Jorge A Guzman

Cleveland Clinic, Cleveland, Ohio, United States

Are you Jorge A Guzman?

Claim your profile

Publications (34)116.02 Total impact

  • Anita Reddy · Seth Bauer · Thomas Fraser · Steven Gordon · Jorge Guzman ·

    Critical care medicine 11/2015; 43(12 Suppl 1):217. DOI:10.1097/01.ccm.0000474692.11983.d7 · 6.31 Impact Factor

  • Critical care medicine 11/2015; 43(12 Suppl 1):201. DOI:10.1097/01.ccm.0000474627.79221.42 · 6.31 Impact Factor

  • Critical care medicine 11/2015; 43(12 Suppl 1):42-43. DOI:10.1097/ · 6.31 Impact Factor
  • Anita J Reddy · Simon W Lam · Seth R Bauer · Jorge A Guzman ·
    [Show abstract] [Hide abstract]
    ABSTRACT: In hospitalized patients, elevated serum lactate levels are both a marker of risk and a target of therapy. The authors describe the mechanisms underlying lactate elevations, note the risks associated with lactic acidosis, and outline a strategy for its treatment.
    Cleveland Clinic Journal of Medicine 09/2015; 82(9):615-624. DOI:10.3949/ccjm.82a.14098 · 2.71 Impact Factor
  • Anita J Reddy · Jorge A Guzman ·
    [Show abstract] [Hide abstract]
    ABSTRACT: Quality improvement in the health care setting is a complex process, and even more so in the critical care environment. The development of intensive care unit process measures and quality improvement strategies are associated with improved outcomes, but should be individualized to each medical center as structure and culture can differ from institution to institution. The purpose of this report is to describe the structure of quality improvement processes within a large medical intensive care unit while using examples of the study institution's successes and challenges in the areas of stat antibiotic administration, reduction in blood product waste, central line-associated bloodstream infections, and medication errors. © The Author(s) 2015.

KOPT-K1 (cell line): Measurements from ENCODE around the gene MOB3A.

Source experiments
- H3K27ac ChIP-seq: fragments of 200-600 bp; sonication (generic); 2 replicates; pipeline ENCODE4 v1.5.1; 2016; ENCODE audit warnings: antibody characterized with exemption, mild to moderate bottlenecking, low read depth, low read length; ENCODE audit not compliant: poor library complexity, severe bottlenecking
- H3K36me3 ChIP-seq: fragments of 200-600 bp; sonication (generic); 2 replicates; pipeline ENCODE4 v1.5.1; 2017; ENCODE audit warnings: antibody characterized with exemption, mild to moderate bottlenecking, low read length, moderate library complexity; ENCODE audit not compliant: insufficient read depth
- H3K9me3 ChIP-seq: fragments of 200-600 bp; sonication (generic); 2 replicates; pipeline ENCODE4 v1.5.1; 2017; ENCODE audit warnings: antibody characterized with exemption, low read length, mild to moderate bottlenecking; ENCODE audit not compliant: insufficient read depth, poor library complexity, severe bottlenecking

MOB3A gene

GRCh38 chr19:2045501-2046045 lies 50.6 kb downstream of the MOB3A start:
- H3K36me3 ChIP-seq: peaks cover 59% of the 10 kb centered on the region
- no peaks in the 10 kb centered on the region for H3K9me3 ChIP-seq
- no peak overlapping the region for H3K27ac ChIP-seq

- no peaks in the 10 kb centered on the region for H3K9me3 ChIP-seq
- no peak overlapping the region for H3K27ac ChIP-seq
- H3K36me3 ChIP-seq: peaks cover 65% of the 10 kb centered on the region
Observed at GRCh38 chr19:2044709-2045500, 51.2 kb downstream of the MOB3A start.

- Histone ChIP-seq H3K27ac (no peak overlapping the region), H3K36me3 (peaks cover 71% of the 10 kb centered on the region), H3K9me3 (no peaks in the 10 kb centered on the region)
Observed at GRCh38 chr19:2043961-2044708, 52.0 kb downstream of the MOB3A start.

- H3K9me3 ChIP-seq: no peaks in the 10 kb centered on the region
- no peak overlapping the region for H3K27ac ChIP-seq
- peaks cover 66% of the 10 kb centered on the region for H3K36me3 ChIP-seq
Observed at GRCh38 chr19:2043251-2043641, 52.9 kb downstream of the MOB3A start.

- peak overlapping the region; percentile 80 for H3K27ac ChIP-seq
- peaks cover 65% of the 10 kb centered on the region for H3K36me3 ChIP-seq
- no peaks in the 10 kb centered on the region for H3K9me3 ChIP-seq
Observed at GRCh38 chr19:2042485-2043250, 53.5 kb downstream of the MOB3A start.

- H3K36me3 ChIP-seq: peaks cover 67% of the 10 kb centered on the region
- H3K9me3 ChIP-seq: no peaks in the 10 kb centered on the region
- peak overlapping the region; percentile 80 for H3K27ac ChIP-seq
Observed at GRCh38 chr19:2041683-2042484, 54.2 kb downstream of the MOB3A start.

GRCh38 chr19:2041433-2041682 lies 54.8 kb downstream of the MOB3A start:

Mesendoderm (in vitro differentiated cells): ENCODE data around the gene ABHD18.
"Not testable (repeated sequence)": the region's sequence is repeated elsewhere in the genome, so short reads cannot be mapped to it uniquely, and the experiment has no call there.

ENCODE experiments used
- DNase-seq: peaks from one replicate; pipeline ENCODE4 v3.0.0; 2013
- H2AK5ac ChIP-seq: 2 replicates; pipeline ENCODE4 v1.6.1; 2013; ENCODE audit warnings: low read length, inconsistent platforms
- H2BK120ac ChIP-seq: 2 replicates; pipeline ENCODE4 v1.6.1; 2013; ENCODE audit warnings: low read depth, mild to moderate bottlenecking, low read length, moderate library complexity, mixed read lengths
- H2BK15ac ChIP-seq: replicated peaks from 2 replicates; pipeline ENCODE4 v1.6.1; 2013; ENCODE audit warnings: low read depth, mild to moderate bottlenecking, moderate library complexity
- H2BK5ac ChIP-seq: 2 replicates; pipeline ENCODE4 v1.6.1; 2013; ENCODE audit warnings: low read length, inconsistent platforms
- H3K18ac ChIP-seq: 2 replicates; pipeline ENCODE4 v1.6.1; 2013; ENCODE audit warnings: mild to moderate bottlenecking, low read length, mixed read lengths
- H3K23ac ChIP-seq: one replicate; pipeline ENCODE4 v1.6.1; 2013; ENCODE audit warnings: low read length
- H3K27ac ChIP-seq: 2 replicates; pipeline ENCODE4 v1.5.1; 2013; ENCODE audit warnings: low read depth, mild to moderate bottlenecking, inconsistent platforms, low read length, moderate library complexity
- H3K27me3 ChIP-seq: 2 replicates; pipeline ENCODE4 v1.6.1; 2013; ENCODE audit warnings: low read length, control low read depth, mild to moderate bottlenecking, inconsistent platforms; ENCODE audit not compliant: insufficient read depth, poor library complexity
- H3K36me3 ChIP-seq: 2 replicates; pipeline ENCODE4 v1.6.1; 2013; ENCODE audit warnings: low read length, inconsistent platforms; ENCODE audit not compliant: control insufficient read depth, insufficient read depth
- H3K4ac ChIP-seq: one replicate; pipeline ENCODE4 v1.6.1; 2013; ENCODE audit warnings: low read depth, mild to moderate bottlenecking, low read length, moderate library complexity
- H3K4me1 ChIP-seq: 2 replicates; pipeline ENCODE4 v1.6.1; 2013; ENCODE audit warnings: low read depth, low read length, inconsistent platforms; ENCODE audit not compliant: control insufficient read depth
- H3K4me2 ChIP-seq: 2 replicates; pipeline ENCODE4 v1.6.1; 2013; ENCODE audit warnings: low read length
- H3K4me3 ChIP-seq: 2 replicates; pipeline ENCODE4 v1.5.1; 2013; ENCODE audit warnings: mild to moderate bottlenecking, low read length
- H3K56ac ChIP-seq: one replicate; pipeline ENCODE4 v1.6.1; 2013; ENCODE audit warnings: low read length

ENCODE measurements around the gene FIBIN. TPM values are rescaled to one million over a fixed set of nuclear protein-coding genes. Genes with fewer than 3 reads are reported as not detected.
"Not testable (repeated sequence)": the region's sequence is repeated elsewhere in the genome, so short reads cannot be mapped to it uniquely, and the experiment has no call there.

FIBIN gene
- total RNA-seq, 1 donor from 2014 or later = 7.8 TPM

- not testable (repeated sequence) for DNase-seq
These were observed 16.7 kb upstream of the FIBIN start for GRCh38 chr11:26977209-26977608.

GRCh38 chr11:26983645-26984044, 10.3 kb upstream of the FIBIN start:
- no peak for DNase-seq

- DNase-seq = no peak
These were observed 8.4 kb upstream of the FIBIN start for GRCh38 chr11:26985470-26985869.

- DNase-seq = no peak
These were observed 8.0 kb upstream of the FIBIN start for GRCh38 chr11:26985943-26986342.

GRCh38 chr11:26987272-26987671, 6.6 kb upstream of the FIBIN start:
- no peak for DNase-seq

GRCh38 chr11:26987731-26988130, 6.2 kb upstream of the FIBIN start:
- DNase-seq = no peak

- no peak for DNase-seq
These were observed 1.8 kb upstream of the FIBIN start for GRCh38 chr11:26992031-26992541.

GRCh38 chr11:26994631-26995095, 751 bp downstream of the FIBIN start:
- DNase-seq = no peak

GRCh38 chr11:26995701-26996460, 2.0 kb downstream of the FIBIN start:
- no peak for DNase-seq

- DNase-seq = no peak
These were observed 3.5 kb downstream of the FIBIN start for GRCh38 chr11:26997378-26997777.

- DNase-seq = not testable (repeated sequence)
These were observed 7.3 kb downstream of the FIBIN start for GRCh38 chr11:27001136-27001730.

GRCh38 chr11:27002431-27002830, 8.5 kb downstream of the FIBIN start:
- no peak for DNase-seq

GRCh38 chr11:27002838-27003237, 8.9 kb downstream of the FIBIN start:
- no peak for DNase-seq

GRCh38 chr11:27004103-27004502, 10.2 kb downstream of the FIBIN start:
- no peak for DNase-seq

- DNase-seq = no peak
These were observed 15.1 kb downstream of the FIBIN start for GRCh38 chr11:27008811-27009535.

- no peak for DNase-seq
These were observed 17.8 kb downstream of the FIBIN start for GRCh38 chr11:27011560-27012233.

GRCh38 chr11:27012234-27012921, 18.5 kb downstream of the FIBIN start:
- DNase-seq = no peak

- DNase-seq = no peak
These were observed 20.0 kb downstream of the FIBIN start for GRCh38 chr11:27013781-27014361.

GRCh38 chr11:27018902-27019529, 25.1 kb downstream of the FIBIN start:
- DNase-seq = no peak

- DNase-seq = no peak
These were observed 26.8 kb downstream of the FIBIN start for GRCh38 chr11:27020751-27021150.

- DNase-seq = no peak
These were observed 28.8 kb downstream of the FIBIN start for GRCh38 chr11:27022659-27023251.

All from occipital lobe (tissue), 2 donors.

American Journal of Medical Quality 07/2015; DOI:10.1177/1062860615593999 · 1.25 Impact Factor

  • SCCM; 01/2015

  • SCCM; 01/2015
  • Jonathan Wiesen · Dhruv Joshi · Jorge Guzman · Abhijit Duggal ·

    SCCM; 01/2015
  • Abhijit Duggal · Shruti1 Gadre · Jorge Guzman ·

    Society For Critical Care Medicine, Critical Care Medicine:; 01/2015
  • Abhijit Duggal · Shruti1 Gadre · Jorge Guzman ·

    Society for Critical Care Medicine, Critical Care Medicine; 01/2015
  • Shruti Gadre · Abhijit Duggal · Jorge Guzman ·

    American College of Chest Physicians; 10/2014

  • Chest- American College of Chest Physicians; 10/2014
  • [Show abstract] [Hide abstract]
    ABSTRACT: Intensive care unit (ICU) resources are scarce, yet demand is increasing at a rapid rate. Optimizing throughput efficiency while balancing patient safety and quality of care is of utmost importance during times of high ICU utilization. Continuous improvement methodology was used to develop a multidisciplinary workflow to improve throughput in the ICU while maintaining a high quality of care and minimizing adverse outcomes. The research team was able to decrease ICU occupancy and therefore ICU length of stay by implementing this process without increasing mortality or readmissions to the ICU. By improving throughput efficiency, more patients were able to be provided with care in the ICU.
    American Journal of Medical Quality 04/2014; 30(4). DOI:10.1177/1062860614531614 · 1.25 Impact Factor
  • [Show abstract] [Hide abstract]